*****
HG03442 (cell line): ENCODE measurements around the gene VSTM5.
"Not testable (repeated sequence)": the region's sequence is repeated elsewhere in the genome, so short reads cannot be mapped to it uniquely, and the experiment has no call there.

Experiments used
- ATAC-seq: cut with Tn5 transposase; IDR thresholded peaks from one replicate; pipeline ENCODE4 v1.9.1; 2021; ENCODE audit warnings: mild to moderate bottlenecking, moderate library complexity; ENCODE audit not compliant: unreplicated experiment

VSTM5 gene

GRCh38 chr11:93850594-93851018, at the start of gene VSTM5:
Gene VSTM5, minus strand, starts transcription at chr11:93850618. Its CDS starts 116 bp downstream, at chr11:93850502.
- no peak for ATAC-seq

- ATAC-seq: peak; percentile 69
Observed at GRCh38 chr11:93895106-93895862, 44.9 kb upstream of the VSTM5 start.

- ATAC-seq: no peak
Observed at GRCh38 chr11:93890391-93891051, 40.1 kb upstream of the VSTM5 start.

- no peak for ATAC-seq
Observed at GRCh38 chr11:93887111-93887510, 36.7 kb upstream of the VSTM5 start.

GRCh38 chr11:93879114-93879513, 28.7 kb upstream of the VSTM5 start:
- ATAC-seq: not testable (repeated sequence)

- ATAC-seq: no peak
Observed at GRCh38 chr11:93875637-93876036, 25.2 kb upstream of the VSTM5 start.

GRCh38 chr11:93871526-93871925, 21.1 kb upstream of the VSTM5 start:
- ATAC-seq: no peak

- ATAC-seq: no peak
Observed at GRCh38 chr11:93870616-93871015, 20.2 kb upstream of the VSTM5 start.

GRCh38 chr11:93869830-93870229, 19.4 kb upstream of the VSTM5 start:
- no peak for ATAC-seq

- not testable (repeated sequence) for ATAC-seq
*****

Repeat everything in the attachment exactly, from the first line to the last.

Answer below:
HG03442 (cell line): ENCODE measurements around the gene VSTM5.
"Not testable (repeated sequence)": the region's sequence is repeated elsewhere in the genome, so short reads cannot be mapped to it uniquely, and the experiment has no call there.

Experiments used
- ATAC-seq: cut with Tn5 transposase; IDR thresholded peaks from one replicate; pipeline ENCODE4 v1.9.1; 2021; ENCODE audit warnings: mild to moderate bottlenecking, moderate library complexity; ENCODE audit not compliant: unreplicated experiment

VSTM5 gene

GRCh38 chr11:93850594-93851018, at the start of gene VSTM5:
Gene VSTM5, minus strand, starts transcription at chr11:93850618. Its CDS starts 116 bp downstream, at chr11:93850502.
- no peak for ATAC-seq

- ATAC-seq: peak; percentile 69
Observed at GRCh38 chr11:93895106-93895862, 44.9 kb upstream of the VSTM5 start.

- ATAC-seq: no peak
Observed at GRCh38 chr11:93890391-93891051, 40.1 kb upstream of the VSTM5 start.

- no peak for ATAC-seq
Observed at GRCh38 chr11:93887111-93887510, 36.7 kb upstream of the VSTM5 start.

GRCh38 chr11:93879114-93879513, 28.7 kb upstream of the VSTM5 start:
- ATAC-seq: not testable (repeated sequence)

- ATAC-seq: no peak
Observed at GRCh38 chr11:93875637-93876036, 25.2 kb upstream of the VSTM5 start.

GRCh38 chr11:93871526-93871925, 21.1 kb upstream of the VSTM5 start:
- ATAC-seq: no peak

- ATAC-seq: no peak
Observed at GRCh38 chr11:93870616-93871015, 20.2 kb upstream of the VSTM5 start.

GRCh38 chr11:93869830-93870229, 19.4 kb upstream of the VSTM5 start:
- no peak for ATAC-seq

- not testable (repeated sequence) for ATAC-seq